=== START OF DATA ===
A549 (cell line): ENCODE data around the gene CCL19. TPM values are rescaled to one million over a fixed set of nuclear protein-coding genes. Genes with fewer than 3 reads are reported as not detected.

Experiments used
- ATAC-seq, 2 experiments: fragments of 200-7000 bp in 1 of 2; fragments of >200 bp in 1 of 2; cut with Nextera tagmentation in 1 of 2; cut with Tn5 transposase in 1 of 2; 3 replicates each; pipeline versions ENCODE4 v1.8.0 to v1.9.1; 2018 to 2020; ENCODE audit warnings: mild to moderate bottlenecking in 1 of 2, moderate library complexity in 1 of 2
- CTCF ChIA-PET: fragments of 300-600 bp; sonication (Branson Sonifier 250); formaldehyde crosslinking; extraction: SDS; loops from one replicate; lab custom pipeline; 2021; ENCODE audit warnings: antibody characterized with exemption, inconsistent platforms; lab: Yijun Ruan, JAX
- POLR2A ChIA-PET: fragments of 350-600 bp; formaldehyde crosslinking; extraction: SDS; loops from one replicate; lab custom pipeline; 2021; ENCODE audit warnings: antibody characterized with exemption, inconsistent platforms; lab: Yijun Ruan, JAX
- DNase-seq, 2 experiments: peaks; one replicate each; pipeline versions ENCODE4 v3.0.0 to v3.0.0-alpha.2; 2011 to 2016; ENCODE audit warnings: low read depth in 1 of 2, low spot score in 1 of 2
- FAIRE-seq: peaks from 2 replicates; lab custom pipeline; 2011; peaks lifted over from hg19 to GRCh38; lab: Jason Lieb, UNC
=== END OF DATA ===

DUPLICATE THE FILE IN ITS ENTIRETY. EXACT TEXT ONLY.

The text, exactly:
A549 (cell line): ENCODE data around the gene CCL19. TPM values are rescaled to one million over a fixed set of nuclear protein-coding genes. Genes with fewer than 3 reads are reported as not detected.

Experiments used
- ATAC-seq, 2 experiments: fragments of 200-7000 bp in 1 of 2; fragments of >200 bp in 1 of 2; cut with Nextera tagmentation in 1 of 2; cut with Tn5 transposase in 1 of 2; 3 replicates each; pipeline versions ENCODE4 v1.8.0 to v1.9.1; 2018 to 2020; ENCODE audit warnings: mild to moderate bottlenecking in 1 of 2, moderate library complexity in 1 of 2
- CTCF ChIA-PET: fragments of 300-600 bp; sonication (Branson Sonifier 250); formaldehyde crosslinking; extraction: SDS; loops from one replicate; lab custom pipeline; 2021; ENCODE audit warnings: antibody characterized with exemption, inconsistent platforms; lab: Yijun Ruan, JAX
- POLR2A ChIA-PET: fragments of 350-600 bp; formaldehyde crosslinking; extraction: SDS; loops from one replicate; lab custom pipeline; 2021; ENCODE audit warnings: antibody characterized with exemption, inconsistent platforms; lab: Yijun Ruan, JAX
- DNase-seq, 2 experiments: peaks; one replicate each; pipeline versions ENCODE4 v3.0.0 to v3.0.0-alpha.2; 2011 to 2016; ENCODE audit warnings: low read depth in 1 of 2, low spot score in 1 of 2
- FAIRE-seq: peaks from 2 replicates; lab custom pipeline; 2011; peaks lifted over from hg19 to GRCh38; lab: Jason Lieb, UNC